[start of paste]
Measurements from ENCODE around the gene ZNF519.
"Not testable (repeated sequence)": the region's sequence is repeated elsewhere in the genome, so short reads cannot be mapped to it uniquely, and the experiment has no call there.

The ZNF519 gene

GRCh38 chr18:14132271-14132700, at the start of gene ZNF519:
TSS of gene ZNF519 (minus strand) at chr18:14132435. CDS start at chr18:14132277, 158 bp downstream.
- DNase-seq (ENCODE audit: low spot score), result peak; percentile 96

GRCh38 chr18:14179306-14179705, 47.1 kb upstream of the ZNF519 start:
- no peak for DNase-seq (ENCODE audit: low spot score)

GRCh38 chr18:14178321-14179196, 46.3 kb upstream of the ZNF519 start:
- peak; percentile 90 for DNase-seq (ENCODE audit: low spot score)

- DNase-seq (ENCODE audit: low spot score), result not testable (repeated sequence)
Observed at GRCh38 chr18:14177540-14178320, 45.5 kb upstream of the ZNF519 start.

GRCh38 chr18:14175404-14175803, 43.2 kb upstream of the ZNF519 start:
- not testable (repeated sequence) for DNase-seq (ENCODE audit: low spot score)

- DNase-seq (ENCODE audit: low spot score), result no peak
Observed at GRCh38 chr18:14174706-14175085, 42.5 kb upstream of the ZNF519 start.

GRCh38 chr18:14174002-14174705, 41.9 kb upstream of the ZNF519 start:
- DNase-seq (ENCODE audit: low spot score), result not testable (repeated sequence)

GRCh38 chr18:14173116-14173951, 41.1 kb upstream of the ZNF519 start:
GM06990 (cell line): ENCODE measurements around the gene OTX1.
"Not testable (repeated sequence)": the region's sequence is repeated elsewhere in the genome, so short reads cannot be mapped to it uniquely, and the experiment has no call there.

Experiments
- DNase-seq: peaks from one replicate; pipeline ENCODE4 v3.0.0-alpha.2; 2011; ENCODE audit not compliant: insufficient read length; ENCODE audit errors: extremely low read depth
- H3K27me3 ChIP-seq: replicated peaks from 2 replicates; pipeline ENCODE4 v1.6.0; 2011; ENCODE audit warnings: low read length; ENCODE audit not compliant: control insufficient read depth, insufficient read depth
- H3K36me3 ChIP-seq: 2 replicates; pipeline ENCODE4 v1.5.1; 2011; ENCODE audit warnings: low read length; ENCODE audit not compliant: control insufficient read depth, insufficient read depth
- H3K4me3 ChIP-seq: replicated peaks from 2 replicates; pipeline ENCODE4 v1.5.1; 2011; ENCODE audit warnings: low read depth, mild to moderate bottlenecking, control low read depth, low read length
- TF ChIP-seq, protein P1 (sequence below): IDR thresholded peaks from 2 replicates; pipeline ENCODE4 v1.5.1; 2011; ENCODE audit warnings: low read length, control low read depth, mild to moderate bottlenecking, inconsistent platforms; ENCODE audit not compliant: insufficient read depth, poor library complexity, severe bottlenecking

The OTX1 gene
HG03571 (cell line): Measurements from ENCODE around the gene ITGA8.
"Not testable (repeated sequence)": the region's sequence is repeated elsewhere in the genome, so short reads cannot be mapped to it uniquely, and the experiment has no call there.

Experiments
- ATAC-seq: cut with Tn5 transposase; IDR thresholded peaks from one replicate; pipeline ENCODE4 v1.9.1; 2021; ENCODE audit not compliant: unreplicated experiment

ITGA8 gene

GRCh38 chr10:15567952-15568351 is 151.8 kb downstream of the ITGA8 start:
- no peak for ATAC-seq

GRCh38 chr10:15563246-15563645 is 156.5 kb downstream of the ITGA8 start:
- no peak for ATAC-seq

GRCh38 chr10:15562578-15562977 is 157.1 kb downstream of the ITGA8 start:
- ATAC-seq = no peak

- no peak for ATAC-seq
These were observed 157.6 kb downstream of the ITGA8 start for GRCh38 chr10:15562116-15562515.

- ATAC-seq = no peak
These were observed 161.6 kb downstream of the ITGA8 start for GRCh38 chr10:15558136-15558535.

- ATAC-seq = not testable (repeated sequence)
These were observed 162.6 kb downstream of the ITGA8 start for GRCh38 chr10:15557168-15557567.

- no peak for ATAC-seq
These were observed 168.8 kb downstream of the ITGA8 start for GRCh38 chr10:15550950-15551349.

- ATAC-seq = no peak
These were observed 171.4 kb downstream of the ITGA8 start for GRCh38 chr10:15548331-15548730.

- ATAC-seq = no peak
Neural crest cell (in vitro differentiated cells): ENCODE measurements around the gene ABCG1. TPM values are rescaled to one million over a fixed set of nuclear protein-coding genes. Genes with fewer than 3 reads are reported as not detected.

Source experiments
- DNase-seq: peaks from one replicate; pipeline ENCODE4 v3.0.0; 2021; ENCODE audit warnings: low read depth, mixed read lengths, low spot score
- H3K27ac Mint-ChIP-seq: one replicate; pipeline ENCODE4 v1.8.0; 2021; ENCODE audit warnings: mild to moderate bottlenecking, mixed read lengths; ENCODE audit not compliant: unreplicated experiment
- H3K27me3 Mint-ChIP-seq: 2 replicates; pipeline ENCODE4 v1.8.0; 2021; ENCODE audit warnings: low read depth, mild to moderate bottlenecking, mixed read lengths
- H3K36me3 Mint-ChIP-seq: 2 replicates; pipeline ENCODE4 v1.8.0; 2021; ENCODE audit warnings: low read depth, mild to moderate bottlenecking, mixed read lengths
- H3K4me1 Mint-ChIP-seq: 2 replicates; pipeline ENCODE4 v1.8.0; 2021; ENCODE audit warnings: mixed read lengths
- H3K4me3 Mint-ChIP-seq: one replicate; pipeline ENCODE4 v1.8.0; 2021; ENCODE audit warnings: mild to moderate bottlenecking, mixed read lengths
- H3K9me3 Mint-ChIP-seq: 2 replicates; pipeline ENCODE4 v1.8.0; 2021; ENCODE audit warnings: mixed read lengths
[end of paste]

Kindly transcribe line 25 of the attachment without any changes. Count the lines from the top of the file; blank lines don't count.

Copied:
- H3K36me3 ChIP-seq: 2 replicates; pipeline ENCODE4 v1.5.1; 2011; ENCODE audit warnings: low read length; ENCODE audit not compliant: control insufficient read depth, insufficient read depth